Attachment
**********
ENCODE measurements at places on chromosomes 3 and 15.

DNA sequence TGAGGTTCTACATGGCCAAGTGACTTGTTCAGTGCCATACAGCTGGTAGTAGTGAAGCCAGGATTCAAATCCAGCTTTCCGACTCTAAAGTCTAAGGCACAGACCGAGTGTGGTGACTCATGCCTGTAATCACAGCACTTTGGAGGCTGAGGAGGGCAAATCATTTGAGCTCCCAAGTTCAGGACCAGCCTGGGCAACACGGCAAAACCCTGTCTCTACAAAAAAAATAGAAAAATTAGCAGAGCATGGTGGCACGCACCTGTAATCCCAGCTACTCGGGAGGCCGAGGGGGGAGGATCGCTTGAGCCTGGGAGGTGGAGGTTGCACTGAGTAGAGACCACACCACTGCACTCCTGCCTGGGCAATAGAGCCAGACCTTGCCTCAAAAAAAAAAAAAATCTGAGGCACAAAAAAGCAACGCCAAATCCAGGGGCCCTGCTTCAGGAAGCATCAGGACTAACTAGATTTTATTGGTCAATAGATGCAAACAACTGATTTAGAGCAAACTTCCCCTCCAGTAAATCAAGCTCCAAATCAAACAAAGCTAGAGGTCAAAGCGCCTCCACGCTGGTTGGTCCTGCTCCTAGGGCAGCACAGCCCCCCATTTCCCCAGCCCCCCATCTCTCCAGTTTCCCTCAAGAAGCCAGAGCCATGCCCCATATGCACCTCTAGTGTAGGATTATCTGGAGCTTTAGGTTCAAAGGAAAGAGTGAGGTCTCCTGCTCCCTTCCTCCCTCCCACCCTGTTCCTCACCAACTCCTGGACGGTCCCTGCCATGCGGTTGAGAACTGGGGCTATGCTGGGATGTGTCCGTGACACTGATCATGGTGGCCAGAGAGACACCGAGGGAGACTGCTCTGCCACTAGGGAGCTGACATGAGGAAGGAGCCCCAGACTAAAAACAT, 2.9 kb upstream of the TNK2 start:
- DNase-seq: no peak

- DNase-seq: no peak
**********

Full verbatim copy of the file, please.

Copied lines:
ENCODE measurements at places on chromosomes 3 and 15.

DNA sequence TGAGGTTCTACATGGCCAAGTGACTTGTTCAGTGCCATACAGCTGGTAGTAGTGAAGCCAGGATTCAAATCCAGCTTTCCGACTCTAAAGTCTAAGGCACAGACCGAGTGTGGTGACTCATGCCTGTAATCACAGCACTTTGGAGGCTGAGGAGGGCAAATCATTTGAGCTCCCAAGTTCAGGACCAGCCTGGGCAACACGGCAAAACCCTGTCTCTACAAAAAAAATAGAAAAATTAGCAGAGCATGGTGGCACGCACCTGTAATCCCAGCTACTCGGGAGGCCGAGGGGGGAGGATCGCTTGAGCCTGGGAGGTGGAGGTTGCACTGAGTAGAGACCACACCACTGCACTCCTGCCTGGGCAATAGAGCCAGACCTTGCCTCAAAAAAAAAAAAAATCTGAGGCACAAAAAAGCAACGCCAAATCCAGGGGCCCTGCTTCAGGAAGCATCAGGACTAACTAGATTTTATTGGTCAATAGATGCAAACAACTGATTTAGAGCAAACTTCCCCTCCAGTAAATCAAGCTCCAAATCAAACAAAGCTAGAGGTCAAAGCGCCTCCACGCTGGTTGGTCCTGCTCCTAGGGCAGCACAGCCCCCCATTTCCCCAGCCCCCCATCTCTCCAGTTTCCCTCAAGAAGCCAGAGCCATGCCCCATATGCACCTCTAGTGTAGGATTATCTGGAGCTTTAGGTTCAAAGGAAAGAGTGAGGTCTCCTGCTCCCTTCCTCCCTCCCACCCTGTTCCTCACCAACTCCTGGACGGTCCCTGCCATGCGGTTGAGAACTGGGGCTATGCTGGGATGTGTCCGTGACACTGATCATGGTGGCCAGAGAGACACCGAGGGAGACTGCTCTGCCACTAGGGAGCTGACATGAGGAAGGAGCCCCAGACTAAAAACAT, 2.9 kb upstream of the TNK2 start:
- DNase-seq: no peak

- DNase-seq: no peak